Philosophy of science, like any other area, struggles with both method and framework. The methods side of the equation is most familiar to us. These are the questions of how theories are best constructed. That is where I have spent most of my time. The challenges are significant for producing theories, whether models or empirical structures, which may be both falsifiable/verifiable and broad enough to encompass all available data. That makes for strong science.
The framework question is another matter. This question goes to the presuppositions and assumptions behind one’s theory. The most common of these are the ever-popular discussions of theism vs naturalism, metaphysical naturalism, and methodological naturalism. These are hot topics today especially in light of both the ID movement and the third way of evolutionary theory. Both of these acknowledge real data in the genetic structure (which Darwinists generally do not) yet fail to account for it. There are other assumptions which lead to further discussions on other matters.
One ever-popular book in philosophy of science is Thomas Kuhn’s The Structure of Scientific Revolutions. This book remains a standard for many in the examination of how science develops. It is here that I think we would do well to examine Kuhn’s framework for history. It is here that we understand how he developed his understanding, for it did not occur in a vacuum. All people’s views proceed out of one’s worldview, one’s framework for understanding the world around us. Kuhn is no exception.
Kuhn’s perspective is that science develops and progresses through conflict and resolution. First the myths of a people are blurred (p. 84). Disarray ensues. But the vacuum cannot remain for very long. New theories are developed to fill the gap left by the old myth. One example of this noted by Kuhn is the mechanics of Newton. For the most part it works. But out on the fringes it does not work. The more the evidence on the edges piled up the more the mechanics of Newton were rejected. Einstein filled that gap with his new theories.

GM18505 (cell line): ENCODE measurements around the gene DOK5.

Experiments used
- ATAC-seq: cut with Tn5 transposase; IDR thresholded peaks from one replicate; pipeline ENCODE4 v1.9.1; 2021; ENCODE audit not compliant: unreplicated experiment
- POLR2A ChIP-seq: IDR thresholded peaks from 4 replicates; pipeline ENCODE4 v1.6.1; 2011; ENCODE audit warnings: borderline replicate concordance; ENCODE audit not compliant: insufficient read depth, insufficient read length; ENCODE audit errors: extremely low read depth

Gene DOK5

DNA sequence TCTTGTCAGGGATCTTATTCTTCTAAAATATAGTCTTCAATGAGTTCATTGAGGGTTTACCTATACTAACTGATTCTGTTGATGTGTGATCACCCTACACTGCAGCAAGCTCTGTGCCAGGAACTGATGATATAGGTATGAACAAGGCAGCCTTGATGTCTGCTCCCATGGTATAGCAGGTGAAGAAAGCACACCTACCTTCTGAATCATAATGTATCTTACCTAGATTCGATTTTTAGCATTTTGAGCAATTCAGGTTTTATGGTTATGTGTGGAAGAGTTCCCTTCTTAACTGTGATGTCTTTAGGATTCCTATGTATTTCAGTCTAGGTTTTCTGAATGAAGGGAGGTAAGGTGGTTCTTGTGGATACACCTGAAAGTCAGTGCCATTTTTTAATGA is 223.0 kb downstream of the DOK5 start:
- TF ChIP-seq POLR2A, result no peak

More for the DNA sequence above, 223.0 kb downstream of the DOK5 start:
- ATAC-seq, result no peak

What was “fact” with Newton became “myth” as exceptions piled up. Though a model or theory may not be immediately rejected based on exceptions, it may be rejected when so many exceptions pile up that the theory becomes broadly and generally unworkable.
Kuhn’s ideas bear some merit. He correctly identifies the mindset that refuses to dismiss a theory set because of its exception-handling issues (77 ff). He also builds a strong case that scientists need to account better for exceptions (he uses the terms anomaly and counter-instance) rather than going ahead with something that is known to be broken.
Yet one cannot read this work without picking up hints of something more significant. What are we to think of a cyclical worldview, one where process occurs not because of ideas but because of conflict? His is a worldview where ideas are not part of the mind. Rather the material world around us, nations and kingdoms, events and conditions, spark our ideas. It is a materialistic worldview. It is there that I believe his work falters.
For those interested, James Burke’s series, The Day the Universe Changed, comes with the assumption that it is ideas which move history along. This approach accounts for the mind, something which naturalistic evolutionary theory, at least the Darwinist camp, is not capable of accomplishing at this point in time. Like Burke it is my contention that ideas drive history. Teachers promote ideas and pass these on to their disciples/students. Whether Jesus, Mohammed, or Marx, these ideas bring their own results, their own consequences. Kuhn began with a presupposition, an idea. Conflict came later.
 References here are to the Second Edition, Enlarged, University of Chicago Press (Chicago) 1970.